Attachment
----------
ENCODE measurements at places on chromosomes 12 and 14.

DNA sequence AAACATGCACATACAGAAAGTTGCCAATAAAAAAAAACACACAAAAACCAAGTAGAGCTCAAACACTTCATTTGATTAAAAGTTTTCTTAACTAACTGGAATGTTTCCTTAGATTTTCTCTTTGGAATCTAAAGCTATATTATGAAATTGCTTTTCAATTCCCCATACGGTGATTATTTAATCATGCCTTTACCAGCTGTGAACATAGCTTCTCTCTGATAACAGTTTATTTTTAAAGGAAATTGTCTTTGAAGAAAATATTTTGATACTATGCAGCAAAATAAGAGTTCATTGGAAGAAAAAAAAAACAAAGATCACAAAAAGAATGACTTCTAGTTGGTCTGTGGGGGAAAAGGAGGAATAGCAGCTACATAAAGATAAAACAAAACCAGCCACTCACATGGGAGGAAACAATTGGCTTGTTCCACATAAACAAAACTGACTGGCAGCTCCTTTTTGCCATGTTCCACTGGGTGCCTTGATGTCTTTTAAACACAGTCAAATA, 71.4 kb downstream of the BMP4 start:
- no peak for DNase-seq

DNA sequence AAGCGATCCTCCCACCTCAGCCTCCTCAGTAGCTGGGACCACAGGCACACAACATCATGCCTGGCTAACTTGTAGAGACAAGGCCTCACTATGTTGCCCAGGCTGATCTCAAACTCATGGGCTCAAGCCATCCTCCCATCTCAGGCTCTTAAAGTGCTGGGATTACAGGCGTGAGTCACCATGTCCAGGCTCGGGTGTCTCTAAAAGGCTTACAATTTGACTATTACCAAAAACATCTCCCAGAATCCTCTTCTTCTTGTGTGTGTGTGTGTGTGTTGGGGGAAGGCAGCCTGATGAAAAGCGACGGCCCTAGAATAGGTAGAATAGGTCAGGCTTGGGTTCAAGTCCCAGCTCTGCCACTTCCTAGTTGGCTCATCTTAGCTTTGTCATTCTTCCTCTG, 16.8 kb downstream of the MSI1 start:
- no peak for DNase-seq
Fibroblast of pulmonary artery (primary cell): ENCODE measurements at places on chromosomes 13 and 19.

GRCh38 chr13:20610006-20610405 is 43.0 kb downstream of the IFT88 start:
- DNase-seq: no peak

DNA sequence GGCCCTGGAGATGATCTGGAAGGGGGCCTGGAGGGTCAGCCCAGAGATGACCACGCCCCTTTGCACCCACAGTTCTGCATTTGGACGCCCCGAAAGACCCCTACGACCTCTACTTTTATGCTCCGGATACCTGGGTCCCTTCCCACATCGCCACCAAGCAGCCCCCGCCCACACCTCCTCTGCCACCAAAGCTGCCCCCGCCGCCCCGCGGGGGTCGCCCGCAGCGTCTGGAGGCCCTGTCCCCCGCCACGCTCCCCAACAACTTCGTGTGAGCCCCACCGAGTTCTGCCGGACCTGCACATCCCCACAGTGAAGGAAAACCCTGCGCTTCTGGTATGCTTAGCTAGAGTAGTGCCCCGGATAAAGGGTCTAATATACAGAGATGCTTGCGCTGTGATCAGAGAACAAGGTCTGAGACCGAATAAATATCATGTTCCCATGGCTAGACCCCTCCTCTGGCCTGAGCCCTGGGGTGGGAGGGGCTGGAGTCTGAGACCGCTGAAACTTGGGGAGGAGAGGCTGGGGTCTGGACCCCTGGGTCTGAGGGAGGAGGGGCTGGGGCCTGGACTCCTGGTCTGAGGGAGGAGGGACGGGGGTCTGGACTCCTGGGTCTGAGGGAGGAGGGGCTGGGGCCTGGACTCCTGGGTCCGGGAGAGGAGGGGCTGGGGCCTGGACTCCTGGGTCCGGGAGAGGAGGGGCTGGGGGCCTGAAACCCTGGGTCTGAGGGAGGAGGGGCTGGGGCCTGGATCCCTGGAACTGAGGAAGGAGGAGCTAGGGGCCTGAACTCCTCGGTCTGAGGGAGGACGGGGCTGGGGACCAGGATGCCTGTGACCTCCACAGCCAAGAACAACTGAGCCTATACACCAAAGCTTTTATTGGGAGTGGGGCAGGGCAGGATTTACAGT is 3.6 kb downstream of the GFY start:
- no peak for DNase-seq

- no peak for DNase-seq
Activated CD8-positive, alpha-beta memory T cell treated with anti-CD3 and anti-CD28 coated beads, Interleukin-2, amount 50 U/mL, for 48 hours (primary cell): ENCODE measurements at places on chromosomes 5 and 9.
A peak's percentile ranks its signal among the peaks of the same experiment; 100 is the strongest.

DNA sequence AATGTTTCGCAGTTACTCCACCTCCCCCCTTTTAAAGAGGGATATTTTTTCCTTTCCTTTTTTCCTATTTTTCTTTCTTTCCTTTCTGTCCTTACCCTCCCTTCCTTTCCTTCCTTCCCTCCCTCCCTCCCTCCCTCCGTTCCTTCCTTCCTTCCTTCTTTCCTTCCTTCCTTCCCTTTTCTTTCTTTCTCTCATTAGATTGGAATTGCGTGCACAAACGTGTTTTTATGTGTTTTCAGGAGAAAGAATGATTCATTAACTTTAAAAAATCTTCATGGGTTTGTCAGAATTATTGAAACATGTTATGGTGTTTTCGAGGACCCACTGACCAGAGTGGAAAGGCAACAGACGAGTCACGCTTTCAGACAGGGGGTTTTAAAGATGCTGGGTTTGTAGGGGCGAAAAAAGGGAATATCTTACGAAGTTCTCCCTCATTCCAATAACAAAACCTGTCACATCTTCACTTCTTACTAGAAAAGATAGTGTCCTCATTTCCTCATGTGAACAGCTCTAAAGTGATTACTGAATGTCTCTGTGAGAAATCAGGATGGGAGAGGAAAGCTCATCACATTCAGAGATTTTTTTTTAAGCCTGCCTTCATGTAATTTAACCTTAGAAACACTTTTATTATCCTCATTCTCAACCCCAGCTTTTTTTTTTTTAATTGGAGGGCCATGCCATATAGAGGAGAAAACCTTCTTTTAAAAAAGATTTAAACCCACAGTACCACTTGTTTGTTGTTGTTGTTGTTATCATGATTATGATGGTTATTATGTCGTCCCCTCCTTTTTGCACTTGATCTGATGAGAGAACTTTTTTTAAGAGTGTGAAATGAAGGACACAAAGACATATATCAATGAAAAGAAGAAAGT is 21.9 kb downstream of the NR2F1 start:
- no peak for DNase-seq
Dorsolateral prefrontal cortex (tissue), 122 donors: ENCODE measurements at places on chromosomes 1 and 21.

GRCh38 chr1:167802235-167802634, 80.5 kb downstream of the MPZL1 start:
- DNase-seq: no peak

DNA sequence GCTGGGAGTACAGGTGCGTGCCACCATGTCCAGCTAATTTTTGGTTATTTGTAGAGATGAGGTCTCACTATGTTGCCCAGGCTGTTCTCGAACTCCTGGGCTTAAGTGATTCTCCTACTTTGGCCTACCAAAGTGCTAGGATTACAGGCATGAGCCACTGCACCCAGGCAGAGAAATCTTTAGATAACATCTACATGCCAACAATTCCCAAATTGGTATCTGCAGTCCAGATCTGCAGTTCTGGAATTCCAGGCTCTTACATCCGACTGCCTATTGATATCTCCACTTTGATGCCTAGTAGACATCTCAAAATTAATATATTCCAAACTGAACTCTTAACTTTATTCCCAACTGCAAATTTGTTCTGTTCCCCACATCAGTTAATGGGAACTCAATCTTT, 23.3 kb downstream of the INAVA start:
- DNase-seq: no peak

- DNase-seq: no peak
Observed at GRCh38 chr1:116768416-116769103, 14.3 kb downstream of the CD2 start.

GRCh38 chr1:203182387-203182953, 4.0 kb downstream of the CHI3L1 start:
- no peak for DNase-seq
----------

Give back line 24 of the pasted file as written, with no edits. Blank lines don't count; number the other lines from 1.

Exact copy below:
- no peak for DNase-seq